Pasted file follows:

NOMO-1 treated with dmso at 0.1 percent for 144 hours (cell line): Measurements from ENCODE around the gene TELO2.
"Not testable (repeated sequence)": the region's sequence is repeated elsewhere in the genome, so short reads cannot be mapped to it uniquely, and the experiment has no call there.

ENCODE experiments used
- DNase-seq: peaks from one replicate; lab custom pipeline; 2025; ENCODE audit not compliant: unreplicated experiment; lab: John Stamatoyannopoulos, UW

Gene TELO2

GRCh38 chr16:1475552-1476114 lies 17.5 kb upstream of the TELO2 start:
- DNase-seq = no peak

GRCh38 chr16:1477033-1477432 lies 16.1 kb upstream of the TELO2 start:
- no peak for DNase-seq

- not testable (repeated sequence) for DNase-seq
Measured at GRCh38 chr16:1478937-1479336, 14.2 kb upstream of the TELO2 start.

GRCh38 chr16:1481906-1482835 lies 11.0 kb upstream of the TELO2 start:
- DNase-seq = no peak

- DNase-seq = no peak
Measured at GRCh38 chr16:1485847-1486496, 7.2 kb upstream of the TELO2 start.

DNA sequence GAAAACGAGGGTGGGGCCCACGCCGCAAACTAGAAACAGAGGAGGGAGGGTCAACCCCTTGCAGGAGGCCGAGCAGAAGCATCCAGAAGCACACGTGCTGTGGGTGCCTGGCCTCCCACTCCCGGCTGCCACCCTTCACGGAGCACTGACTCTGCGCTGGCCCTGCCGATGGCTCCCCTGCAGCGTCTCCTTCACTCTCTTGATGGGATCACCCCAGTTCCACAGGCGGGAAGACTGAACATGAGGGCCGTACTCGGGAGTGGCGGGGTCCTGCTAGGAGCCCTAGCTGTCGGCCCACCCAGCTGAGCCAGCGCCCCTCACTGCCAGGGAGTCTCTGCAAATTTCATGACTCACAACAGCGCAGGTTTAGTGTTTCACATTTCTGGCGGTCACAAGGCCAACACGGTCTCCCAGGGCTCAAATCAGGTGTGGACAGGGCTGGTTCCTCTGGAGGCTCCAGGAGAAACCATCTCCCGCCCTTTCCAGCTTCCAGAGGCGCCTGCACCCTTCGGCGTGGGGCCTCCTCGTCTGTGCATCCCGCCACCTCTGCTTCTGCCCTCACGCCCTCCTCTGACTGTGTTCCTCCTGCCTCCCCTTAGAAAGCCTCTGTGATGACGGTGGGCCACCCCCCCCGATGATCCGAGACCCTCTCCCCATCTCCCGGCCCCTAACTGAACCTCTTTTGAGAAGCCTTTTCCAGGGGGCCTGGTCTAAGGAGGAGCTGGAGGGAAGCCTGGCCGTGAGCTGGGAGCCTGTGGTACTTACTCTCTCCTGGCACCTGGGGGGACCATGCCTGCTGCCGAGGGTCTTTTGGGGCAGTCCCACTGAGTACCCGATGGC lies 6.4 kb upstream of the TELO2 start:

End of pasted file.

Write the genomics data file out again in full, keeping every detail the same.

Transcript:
NOMO-1 treated with dmso at 0.1 percent for 144 hours (cell line): Measurements from ENCODE around the gene TELO2.
"Not testable (repeated sequence)": the region's sequence is repeated elsewhere in the genome, so short reads cannot be mapped to it uniquely, and the experiment has no call there.

ENCODE experiments used
- DNase-seq: peaks from one replicate; lab custom pipeline; 2025; ENCODE audit not compliant: unreplicated experiment; lab: John Stamatoyannopoulos, UW

Gene TELO2

GRCh38 chr16:1475552-1476114 lies 17.5 kb upstream of the TELO2 start:
- DNase-seq = no peak

GRCh38 chr16:1477033-1477432 lies 16.1 kb upstream of the TELO2 start:
- no peak for DNase-seq

- not testable (repeated sequence) for DNase-seq
Measured at GRCh38 chr16:1478937-1479336, 14.2 kb upstream of the TELO2 start.

GRCh38 chr16:1481906-1482835 lies 11.0 kb upstream of the TELO2 start:
- DNase-seq = no peak

- DNase-seq = no peak
Measured at GRCh38 chr16:1485847-1486496, 7.2 kb upstream of the TELO2 start.

DNA sequence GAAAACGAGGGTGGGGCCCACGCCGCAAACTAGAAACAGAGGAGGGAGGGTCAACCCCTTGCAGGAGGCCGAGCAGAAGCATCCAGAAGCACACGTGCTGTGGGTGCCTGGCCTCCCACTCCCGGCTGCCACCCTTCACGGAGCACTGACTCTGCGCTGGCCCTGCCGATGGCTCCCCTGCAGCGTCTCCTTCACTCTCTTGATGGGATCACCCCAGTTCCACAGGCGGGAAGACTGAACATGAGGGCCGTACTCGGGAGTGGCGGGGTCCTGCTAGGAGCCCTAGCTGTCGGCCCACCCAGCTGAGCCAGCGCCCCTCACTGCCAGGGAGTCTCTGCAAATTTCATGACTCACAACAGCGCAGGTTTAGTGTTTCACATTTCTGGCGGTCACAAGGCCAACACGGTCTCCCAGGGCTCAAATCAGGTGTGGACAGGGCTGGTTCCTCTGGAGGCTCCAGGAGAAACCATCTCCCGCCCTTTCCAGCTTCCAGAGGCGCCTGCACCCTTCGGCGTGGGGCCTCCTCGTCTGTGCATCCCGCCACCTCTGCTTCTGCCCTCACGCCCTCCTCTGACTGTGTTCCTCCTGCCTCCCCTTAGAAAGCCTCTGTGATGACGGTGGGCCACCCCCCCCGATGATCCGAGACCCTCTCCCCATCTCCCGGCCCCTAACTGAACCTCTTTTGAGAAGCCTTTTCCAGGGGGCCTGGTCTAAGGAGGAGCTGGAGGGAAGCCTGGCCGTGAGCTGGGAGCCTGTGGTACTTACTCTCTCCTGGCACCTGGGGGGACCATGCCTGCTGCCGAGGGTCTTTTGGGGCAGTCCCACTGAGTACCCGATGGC lies 6.4 kb upstream of the TELO2 start: